It started two days ago. It was a beautiful day, sunny and warm with no clouds in the sky and no wind to speak of. About mid-afternoon, all the scouts left the house. Then the Queen and Her Court, along with most of the elder bees who had been gorging on honey all morning as if they thought the house was burning down and they had to save the honey, they all congregated at the front porch. The next thing you know, they're gone, with the Queen right in the middle of the swarm.
The hive was in chaos for the next few hours. Where had they gone? Would they be coming back? Who was in charge now?
By nightfall, we assumed that the departed bees, along with the Queen, would not be returning. Some brave young bees volunteered to be scouts, and late in the afternoon they left and found our old hive-mates. They were high up in an old tree about 75 yards away. Apparently, the swarm had no plans on returning, as they had already started setting up shop in their new home.
That night, all of us young bees that were left had a meeting in the nursery area. Our numbers had been seriously depleted, but fortunately our food supplies were still good and the crops looked promising. Our biggest problem was that no one was in charge, we had no queen at the time. Luckily, two of the three young princesses were about ready to hatch. The third hadn't developed smartly and was abandoned earlier in the week.
Some of the older nurse bees volunteered to be foragers, to collect food and water which would keep us alive. Others volunteered to stay at home and take care of repairs and upkeep, in other words, construction. Some of the meaner personalities assumed the role of guard bees. Our volunteer scouts from earlier in the day were given the job permanently. The rest of us, the youngest of the young, kept our jobs as nurse bees/housekeepers.
I was naturally disappointed by this, for I longed to be a forager. But, as I was primarily responsible for the care of what could be our new queen, I was told to stay on with her. If she did emerge as the new queen, I would be one member of Her Court, an honor in itself.
We wouldn't have long to wait, fortunately. This morning, both of the young princesses emerged from their cells within minutes of each other. They quickly found one another out. If you know anything about royalty, you know that one house isn't big enough for the egos of two queens. Conflicts are inevitable, and sure enough, the two potential queens had at it right off the bat.
The rest of us bees stayed out of the way as the contestants battled. I was partial towards Brandi, I had practically raised her after all and would be in Her Court if she won, but if she lost I'd have a chance of becoming a forager very soon.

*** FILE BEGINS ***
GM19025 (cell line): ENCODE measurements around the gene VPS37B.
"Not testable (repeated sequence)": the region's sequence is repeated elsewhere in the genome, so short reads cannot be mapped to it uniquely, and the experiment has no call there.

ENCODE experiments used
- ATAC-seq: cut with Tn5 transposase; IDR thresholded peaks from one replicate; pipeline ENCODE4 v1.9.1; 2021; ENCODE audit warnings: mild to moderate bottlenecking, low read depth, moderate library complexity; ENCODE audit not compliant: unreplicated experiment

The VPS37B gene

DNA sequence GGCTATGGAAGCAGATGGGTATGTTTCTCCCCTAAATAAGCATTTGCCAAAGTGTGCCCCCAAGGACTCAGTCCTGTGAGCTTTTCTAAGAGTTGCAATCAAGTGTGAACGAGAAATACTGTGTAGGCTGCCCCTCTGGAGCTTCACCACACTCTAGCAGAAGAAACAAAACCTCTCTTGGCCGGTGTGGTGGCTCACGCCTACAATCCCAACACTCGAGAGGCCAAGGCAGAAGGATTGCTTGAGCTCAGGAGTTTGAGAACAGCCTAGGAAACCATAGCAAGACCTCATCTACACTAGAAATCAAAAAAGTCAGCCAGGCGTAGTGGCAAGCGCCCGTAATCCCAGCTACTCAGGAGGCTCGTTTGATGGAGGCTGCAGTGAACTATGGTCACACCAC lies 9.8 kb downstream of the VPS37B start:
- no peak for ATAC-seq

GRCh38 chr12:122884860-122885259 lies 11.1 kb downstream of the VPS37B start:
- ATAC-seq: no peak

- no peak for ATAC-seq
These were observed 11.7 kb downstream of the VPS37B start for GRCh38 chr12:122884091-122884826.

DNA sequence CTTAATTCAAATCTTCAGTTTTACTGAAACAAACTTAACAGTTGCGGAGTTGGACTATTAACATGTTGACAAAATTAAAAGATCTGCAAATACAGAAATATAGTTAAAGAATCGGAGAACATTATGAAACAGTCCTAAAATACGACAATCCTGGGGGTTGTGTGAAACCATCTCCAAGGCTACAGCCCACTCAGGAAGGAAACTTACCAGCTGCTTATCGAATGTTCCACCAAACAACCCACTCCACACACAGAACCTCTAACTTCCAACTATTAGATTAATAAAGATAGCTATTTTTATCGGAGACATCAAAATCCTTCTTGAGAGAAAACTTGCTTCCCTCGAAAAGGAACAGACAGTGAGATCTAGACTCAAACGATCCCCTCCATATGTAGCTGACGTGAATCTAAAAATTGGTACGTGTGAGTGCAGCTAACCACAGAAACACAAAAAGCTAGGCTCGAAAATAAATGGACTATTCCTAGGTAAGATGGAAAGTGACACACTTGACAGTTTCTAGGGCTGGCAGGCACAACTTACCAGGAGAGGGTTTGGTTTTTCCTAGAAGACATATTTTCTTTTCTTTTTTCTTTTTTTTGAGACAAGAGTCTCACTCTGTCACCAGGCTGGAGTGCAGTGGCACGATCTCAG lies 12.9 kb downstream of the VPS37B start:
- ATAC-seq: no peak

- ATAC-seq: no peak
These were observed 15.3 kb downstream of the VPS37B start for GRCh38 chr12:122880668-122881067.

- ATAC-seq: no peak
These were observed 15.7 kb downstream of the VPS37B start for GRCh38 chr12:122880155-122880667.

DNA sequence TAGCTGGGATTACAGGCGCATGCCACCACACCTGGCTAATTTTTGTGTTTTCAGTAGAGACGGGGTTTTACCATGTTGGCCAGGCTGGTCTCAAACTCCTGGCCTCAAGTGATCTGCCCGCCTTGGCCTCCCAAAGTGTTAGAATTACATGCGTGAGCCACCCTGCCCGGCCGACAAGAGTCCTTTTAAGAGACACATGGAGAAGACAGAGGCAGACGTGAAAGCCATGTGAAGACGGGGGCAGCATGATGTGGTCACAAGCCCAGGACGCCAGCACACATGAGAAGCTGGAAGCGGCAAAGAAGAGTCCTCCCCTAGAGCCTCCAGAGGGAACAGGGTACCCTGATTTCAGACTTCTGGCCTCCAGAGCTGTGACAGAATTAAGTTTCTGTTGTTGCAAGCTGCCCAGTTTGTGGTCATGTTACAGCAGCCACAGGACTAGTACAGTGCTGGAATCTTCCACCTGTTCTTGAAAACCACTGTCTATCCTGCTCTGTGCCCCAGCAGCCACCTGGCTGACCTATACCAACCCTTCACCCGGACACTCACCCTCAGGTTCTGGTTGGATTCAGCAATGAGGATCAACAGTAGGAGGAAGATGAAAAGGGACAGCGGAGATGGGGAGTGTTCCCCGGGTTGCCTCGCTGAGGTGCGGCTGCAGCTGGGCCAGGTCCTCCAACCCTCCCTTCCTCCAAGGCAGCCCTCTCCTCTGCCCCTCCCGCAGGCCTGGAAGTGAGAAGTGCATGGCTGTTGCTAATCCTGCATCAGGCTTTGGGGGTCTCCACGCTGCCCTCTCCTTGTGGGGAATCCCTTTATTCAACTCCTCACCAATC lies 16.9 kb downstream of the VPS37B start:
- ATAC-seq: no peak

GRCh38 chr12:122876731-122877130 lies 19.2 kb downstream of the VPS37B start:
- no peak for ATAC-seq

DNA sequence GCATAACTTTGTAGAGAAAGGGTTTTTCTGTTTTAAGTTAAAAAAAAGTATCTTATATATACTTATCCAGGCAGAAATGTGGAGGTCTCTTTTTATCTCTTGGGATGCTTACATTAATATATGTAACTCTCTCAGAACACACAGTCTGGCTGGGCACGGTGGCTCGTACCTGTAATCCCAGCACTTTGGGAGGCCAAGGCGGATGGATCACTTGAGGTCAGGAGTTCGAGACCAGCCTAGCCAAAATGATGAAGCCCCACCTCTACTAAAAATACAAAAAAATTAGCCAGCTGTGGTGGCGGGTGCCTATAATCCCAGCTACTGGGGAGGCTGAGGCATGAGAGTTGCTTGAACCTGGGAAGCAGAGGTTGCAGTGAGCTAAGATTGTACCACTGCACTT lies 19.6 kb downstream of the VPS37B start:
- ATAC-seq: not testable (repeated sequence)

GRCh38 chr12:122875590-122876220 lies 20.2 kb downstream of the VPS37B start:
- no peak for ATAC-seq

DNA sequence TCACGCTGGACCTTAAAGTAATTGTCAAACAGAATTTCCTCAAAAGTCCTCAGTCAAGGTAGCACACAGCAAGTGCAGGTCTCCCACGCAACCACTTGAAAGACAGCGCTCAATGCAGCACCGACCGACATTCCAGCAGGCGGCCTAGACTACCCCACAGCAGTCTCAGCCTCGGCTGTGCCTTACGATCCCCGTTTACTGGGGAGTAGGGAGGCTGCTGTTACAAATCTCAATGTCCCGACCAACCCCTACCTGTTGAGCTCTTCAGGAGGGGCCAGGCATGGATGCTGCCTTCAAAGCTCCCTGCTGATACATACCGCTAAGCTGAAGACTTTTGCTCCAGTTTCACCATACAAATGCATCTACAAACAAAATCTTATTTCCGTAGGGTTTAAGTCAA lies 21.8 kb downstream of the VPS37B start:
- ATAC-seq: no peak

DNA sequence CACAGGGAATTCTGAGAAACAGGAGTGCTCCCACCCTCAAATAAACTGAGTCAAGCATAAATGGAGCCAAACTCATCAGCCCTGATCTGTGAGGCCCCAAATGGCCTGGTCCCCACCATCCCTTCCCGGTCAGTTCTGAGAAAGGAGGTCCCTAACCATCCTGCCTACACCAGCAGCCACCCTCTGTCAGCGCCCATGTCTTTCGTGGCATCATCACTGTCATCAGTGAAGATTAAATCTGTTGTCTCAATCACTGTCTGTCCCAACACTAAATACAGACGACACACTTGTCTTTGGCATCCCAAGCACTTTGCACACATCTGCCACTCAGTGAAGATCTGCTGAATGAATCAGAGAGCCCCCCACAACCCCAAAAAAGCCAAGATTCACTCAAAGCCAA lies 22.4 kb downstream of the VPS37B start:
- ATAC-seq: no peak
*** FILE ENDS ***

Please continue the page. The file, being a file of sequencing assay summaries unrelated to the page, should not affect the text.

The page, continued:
After a nearly fatal blow by the opponent, which Brandi deftly evaded using her still tender wings, I knew that the foraging job could wait. I cared for Brandi too deeply and feared for her safety. Those of us in her potential court cheered even more enthusiastically, and I prayed that she would quickly finish the battle and win her throne.
A fake to the left, a jab to the right, and the next thing you know, the fight is over. Brandi withdrew her weapon from her dying victim after she delivered the finishing blow. She was no Muhammad Ali, but she could "float like a butterfly" and "sting like a bee."
Those of us in Brandi's Court rushed to her side. She was a bit shaken, fighting for one's life right after emerging into the world can have that effect, but we were quick to comfort her and offer her some food and water.
The young queen had very little time to savor her victory, however. There was much to be done in our chaotic little house in order to return things to normal and ensure our survival. Our Queen had to learn her way around the hive and prepare for a crucial mating flight that would make or break her claim to the throne.
As a member of the Queen's Court, it was my job to feed and care for the queen, as well as orient her to her new home. We also served as a liaison between the queen and the rest of the colony, protected her from outside enemies, and, in general, just helped her however we could.
We anxiously waited on the front porch as Brandi darted through the air. She was on a practice flight, preparing for her big day. Betty, who was currently employed as a house bee, cleaning up house that is, had just come out to dump some garbage.
"How's she looking today, Billie?" she questioned.
"Oh, she's doing just fine. As soon as some nice weather comes along, she'll be ready to mate."
"I hope it's soon. The nursery is getting pretty quiet."
That was true. We'd had no new babies since the old queen left. The nursery was empty, and the nurse bees were getting restless. There were even talks of a strike. Some bees were doubting the new queen's claim to the throne. Things needed to improve quickly.
Just then, Brandi returned from her orientation flight. She looked breathless but excited.
"How'd it go, Your Majesty?" I asked.
"It's just wonderful! I can't wait to meet some of those drones. There was a nice looking bunch hanging out by the oak tree over there. They whistled when I passed, but I just ignored them."
"It won't be long now, Your Highness. I only suggest that you use discretion when choosing a mate. Some of those drones are just no good."
"Yes, yes, I know. Only the fittest and fastest for me. Come now, after all that exercise, I'm quite hungry. Let's go in and get something to eat."
"Very well. You there, bring the queen some honey. And you, fetch some water."